The year was 2004, and I first saw the trailer of Swades on the TV.
It seemed like an interesting film, and I was impressed that Shah Rukh Khan would take up the film, something that was totally out of his comfort zone.
He was done playing the Lover Boy in Europe, the Lover Boy with a daughter, the Lover Boy with students, the Lover Boy who dances in a troupe, and the Lover Boy who knows all about loving his family. Quite clearly, he needed to do something different.
It must have been quite a bold decision for him to make. The film wasn’t being made by the Johars, or the Chopras. Ashutosh Gowariker, fresh from the colossal success that was Lagaan, had both directed and produced it. Shah Rukh Khan did not wear colourful clothes that seemed to be stolen from a Gay Pride parade, and he didn’t stretch his hands out in the trailer.
It was a clear departure from the kind of films he had been churning out for more than a decade. I wondered if he was finally waking up to the fact that he could not dance around trees after reaching the age of 40. That he was looking for more grounded roles, and sensible cinema.
Though I didn’t go in with a lot of expectations, the film managed to capture my interest from the beginning.
It had an interesting premise, that of a NASA employee who comes to visit his childhood maid, and the experience transforms him. While the above description does not sound terribly exciting, it was a charming story.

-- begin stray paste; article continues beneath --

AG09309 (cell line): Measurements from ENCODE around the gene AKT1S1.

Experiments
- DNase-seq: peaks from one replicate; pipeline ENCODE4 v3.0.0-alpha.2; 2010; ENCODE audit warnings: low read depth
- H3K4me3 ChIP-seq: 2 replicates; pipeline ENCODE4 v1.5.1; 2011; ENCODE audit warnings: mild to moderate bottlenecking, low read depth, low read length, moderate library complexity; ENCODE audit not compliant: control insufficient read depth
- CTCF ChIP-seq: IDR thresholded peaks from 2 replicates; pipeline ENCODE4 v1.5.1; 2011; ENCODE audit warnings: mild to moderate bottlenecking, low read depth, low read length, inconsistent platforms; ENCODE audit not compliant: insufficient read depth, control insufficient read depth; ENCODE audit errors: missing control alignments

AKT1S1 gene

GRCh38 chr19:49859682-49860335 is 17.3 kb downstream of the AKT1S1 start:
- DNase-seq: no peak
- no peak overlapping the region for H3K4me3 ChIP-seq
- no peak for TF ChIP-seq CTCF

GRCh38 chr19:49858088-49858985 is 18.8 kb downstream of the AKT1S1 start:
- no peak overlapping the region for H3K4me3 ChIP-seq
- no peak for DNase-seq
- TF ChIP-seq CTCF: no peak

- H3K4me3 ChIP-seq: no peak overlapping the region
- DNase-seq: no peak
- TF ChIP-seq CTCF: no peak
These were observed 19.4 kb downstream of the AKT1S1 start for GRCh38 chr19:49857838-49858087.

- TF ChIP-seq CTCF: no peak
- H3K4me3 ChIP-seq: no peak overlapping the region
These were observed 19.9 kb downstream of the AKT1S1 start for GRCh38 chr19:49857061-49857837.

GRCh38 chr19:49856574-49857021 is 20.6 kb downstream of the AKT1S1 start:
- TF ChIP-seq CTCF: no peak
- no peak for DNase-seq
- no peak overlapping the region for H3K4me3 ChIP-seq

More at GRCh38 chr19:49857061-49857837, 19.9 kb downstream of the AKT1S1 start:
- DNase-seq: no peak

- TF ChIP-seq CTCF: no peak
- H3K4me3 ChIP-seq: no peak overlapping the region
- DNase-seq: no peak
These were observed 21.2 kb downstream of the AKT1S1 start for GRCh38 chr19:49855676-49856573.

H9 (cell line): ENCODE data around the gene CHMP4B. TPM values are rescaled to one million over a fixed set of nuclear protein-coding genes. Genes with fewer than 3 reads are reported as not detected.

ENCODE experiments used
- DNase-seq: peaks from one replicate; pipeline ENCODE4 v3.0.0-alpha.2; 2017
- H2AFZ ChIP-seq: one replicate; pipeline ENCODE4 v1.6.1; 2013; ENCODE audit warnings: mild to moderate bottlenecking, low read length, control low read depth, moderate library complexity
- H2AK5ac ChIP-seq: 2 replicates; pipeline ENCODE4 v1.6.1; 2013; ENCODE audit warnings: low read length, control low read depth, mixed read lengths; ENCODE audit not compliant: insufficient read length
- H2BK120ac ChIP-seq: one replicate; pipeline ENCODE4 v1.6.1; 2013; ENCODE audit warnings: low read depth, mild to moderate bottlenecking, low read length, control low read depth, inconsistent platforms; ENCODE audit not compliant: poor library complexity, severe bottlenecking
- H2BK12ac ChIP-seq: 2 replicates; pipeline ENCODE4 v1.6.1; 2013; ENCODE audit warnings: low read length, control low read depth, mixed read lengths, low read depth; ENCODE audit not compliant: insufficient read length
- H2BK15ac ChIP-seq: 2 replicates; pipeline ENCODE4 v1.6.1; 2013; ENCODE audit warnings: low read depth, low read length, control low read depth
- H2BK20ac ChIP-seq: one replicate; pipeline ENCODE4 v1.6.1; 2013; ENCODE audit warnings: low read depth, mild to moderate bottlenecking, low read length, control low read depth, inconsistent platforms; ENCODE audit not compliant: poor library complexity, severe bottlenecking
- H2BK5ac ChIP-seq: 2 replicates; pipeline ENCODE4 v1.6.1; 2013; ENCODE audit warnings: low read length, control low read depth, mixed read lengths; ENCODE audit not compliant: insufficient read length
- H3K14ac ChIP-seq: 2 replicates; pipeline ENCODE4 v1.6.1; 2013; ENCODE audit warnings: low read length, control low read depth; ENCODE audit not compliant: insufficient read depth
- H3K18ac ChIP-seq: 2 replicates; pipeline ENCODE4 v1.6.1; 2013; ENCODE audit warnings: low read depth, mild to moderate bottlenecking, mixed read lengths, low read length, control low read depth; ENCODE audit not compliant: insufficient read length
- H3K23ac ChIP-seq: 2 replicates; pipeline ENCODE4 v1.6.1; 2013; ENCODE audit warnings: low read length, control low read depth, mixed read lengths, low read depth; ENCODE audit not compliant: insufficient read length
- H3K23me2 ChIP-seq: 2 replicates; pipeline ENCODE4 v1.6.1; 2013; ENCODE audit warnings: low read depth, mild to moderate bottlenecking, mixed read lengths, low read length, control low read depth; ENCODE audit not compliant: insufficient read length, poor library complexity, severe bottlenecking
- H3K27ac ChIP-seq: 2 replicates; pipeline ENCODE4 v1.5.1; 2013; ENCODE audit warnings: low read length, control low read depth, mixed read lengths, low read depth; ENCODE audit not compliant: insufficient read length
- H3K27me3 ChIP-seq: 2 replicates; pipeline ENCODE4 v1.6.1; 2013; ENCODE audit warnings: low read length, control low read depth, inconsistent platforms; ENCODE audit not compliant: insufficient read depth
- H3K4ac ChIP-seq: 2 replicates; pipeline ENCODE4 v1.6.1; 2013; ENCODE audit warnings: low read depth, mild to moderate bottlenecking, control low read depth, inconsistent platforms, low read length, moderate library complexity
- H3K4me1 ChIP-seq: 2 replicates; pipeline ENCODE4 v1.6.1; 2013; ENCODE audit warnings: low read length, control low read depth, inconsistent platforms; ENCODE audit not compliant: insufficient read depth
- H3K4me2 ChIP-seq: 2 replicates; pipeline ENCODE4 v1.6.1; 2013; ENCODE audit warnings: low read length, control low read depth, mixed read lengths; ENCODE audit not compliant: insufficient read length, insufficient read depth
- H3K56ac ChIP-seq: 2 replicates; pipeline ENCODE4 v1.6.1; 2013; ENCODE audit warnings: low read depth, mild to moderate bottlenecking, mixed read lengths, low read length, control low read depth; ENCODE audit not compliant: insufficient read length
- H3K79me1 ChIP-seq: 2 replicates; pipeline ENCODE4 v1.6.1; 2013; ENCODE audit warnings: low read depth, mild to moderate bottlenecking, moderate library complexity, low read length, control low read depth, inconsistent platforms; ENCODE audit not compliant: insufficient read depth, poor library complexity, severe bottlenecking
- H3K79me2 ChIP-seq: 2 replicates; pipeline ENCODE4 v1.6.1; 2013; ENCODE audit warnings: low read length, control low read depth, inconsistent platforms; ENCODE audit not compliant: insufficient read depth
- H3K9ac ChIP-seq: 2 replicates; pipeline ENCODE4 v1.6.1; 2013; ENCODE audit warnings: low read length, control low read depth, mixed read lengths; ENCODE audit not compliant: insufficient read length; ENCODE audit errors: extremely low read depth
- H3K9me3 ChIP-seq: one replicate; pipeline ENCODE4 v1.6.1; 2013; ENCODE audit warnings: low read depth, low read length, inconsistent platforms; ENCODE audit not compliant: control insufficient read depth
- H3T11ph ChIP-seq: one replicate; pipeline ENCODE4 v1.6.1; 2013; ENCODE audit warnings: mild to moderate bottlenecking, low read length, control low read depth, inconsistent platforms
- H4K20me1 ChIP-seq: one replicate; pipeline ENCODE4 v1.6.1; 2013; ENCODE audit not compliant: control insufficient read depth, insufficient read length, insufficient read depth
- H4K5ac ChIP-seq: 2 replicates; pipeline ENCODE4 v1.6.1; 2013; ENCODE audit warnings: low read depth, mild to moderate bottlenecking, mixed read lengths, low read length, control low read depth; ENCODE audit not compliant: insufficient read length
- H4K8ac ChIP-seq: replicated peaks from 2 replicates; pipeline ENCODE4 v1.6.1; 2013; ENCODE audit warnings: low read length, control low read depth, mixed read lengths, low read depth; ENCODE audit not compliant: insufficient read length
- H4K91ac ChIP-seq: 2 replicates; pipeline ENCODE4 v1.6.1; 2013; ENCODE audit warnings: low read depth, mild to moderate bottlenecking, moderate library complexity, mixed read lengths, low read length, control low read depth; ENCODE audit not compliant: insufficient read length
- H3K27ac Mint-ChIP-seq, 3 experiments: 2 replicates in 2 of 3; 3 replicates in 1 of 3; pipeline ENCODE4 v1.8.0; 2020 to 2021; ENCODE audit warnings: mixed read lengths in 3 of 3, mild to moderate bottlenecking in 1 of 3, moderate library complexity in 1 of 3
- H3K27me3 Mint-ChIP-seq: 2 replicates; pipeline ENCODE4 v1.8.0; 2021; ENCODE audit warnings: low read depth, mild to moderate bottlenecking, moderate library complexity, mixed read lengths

There were no evil Zamindars, no Ramu Kaka, no weeping mothers with arati plates and the curtains flying. It was a simple story with a heart, and resorted to no gimmicks or unnecessary histrionics to move the story forward.
The biggest surprise of the film was Shah Rukh Khan. Now, whether you love him or hate him, Shah Rukh Khan is in your face throughout the year. Terrible as his choice of films may be, one cannot deny the fact that he has got tremendous screen presence. In Swades, he comes across as genuinely likeable.
Forget Kajol and Rani Mukherjee, the chemistry that SRK shared with the actress Gayatri Joshi (where on earth is she??) is the most I have seen with any actress he has shared screen space with. The two didn’t break into song in Holland or Greece at the drop of a hat, but there was enough in the plot to keep the tension going.
The soundtrack by Rahman is one of those less popular, but superior ones that vanish behind the Jai Ho and Naadaan Parindey.
The film did not have a fight in the climax, and no item numbers, and yet, when the film came to an end, there was a general sense of satisfaction I felt.
But the empty halls and poor reviews told another story. Taran Adarsh, the genius who said Ra.One has ‘soul’, and that ‘Rascals’ is hilarious, used all his film critiquing acumen to say, “The story of SWADES would’ve been ideal for a documentary…”
Even though some of the critics raved about the film, Swades eventually flopped.
Ashutosh Gowarikar took a sabbatical for four long years. And Shah Rukh Khan went back to his Om Shanti Om and Rab Ne Banadi kind of films.
Now, when I see films like Ra.One, or SRK monkeying around at Filmfare awards in a Sheila costume, I wonder if he’d be doing this if Swades had gone on to become a hit?